How important is the headphone jack on your phone?
Until recently, that was a question many of us had never considered. I mean, why would we? In the 29 years that I’ve been on this planet, I have used many different devices, but no matter what device I was using – be it a portable cassette or CD player, a Game Boy, an iPod, a Windows or Mac computer, or even a smartphone – I knew that any pair of headphones would work on all of them. That era is over. Apple’s announcement of the iPhone 7, which no longer features the humble 3.5mm headphone jack, now forces us all to consider how much we value the perennial audio port.
I’ll be honest, Apple’s decision won’t have much impact on me and my life, at least in the near term. I long ago excised their devices from my personal catalog, opting instead for the world of Android phones, Windows laptops, and Chromebooks. What’s more, I’ve been using “wireless” Bluetooth headphones (like the Jaybird X2) for the better part of two years; so even if I was an Apple user, I wouldn’t need to round file my earbuds when I bought the new iPhone.
Despite all this, I have been thinking a lot about Apple’s decision to remove the headphone jack. Are we on the verge of an anti-Apple revolt? Or will the public simply shrug off the inconvenience? Most important: is this going to impact on iPhone sales this holiday season?
In the past, Apple has been very aggressive about removing technology from their devices that they deem outdated or increasingly irrelevant. One popular example is that Apple stopped putting CD/DVD drives in their laptops starting with the MacBook Air in 2008. At the time, it seemed like a crazy decision. I was still living in the college dorms, and as a result, I frequently saw students using their white MacBooks as makeshift TVs. These kid brought books full of DVDs with them to college: hosting movie nights with friends and binge-watching television shows before Netflix made that commonplace. And speaking of Netflix, this was the peak era for their DVD rentals. For a device aimed at the college demographic, it really seemed like Apple had misread the market.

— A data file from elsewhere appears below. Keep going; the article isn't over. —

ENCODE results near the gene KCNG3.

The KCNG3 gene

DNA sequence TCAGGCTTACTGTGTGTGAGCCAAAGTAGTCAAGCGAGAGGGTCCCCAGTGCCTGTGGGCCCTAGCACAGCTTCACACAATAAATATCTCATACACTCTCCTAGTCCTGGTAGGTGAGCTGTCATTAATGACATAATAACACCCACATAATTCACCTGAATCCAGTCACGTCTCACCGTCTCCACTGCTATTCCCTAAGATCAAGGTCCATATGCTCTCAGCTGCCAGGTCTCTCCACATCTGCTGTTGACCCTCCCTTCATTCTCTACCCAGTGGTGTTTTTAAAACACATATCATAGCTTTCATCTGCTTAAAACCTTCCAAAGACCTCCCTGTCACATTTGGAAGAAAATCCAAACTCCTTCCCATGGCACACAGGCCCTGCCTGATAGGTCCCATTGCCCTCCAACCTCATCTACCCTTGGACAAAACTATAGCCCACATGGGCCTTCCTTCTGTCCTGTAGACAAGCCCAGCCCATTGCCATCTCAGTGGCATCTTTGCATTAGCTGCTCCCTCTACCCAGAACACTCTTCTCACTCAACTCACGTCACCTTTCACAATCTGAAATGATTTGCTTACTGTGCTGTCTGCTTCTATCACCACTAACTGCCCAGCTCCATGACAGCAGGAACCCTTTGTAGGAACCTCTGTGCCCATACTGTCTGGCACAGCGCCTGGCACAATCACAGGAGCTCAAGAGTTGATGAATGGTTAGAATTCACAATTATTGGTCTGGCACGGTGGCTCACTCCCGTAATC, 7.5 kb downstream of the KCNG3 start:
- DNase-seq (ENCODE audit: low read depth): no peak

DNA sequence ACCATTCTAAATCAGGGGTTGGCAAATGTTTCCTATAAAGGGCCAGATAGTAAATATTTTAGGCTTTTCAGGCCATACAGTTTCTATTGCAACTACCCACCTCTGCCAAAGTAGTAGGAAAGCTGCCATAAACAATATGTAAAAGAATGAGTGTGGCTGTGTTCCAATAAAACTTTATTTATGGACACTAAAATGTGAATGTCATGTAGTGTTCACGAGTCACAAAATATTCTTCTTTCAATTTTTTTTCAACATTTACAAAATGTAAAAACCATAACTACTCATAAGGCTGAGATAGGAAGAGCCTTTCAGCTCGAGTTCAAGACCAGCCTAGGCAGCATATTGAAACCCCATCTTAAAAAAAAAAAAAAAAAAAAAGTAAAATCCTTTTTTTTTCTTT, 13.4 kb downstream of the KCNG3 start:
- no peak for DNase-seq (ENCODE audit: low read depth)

As it turned out, Apple was right about removing the DVD drive; however, they were right basically by accident.
The way I remember it, Apple’s goal was for consumers to invest in digital libraries of movies and TV shows, all purchased through iTunes (naturally). And some people certainly did that, but they were the minority. What actually happened was the advent of video streaming services like Netflix and Hulu. Apple still sells movies and TV episodes on iTunes, but I’d wager the market for that is vanishingly small.
With regard to the current headphone conundrum: I don’t think Apple is wrong to remove the headphone jack, but I believe they’re removing it far too early.
The biggest issue is that Apple themselves haven’t been laying the foundation for this transition. Imagine that Apple had instead revealed the Lightning-based headphones and their wireless “AirPods” during the iPhone 6S and 6S Plus announcement, and even started shipping the Lightning headphones with new iPhones instead of the traditional 3.5mm plug. Additionally, they could have put a Lightning connection in the ultra-slim MacBook (which as of this moment cannot use the new headphones).
Sure, Apple wouldn’t convince everyone right away, but they would at least get people to start buying into the new ecosystem. When the company finally did remove the 3.5mm jack, Apple would have created a base of supporters who already knew and (hopefully) liked the new wired and wireless solutions.
Apple is betting none of this will matter in the end. I’m very interested to see if they’re right.